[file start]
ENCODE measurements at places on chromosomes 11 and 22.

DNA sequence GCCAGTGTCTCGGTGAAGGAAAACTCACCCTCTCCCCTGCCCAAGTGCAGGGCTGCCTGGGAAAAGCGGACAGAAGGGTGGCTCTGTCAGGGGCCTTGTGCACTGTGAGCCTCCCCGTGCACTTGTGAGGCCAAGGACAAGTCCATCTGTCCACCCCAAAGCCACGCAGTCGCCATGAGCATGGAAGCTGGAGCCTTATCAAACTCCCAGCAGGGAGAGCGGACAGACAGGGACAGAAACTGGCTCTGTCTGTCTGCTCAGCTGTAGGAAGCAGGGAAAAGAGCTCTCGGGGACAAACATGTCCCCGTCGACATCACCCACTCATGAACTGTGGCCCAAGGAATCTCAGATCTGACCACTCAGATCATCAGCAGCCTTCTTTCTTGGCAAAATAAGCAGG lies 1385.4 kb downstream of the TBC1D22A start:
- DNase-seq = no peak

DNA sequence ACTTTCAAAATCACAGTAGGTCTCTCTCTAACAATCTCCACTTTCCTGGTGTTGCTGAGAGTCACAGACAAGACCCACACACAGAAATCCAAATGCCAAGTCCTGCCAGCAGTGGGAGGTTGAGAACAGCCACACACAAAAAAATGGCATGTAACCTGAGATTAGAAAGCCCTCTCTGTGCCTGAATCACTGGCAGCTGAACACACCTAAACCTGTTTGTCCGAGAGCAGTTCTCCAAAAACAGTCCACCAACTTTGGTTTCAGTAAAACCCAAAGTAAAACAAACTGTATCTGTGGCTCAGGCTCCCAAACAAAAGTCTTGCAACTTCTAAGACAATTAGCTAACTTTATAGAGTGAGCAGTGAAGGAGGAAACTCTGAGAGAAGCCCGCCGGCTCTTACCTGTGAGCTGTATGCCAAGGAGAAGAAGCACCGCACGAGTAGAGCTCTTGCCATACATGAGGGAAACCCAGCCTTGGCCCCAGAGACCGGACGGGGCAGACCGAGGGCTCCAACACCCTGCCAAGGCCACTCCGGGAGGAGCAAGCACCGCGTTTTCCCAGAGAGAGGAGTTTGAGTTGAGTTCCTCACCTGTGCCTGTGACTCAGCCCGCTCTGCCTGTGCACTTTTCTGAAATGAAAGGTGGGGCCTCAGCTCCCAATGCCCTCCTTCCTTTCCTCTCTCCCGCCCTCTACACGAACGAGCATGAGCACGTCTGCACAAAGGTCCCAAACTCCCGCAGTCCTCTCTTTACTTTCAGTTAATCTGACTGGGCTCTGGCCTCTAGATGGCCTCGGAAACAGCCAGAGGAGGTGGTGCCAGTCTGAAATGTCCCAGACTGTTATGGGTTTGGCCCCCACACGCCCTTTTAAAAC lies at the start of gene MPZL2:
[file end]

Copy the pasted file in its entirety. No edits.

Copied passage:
ENCODE measurements at places on chromosomes 11 and 22.

DNA sequence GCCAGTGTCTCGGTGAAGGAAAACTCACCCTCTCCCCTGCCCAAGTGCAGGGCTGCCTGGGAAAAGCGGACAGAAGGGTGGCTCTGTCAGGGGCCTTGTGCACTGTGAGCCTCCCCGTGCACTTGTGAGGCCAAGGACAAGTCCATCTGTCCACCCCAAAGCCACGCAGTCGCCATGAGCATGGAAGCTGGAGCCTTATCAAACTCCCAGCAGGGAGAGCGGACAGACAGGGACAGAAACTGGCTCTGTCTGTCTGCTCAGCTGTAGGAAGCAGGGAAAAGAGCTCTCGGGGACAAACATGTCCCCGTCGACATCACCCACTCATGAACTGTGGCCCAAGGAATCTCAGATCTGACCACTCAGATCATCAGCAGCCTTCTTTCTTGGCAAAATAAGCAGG lies 1385.4 kb downstream of the TBC1D22A start:
- DNase-seq = no peak

DNA sequence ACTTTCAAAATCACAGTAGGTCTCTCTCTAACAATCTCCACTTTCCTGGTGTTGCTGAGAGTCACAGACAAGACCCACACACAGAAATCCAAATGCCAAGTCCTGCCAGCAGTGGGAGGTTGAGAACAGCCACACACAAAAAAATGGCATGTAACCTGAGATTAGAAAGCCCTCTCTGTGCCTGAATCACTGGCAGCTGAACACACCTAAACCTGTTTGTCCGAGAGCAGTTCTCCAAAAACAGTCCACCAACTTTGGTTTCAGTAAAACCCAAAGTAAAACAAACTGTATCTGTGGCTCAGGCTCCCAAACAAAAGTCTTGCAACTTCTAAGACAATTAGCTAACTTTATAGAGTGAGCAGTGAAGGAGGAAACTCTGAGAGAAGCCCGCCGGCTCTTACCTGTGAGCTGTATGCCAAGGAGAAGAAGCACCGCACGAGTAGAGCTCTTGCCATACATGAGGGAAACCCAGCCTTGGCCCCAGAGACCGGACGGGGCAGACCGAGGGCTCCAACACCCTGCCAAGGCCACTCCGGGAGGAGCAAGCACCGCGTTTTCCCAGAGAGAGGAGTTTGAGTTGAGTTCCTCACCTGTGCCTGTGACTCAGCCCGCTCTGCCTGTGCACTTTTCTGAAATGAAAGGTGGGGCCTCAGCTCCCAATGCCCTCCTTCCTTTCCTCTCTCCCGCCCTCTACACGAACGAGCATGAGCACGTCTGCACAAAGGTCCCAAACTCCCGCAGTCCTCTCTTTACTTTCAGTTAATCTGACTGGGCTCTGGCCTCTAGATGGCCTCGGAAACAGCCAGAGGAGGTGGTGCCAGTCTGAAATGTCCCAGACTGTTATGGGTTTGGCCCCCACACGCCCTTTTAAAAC lies at the start of gene MPZL2: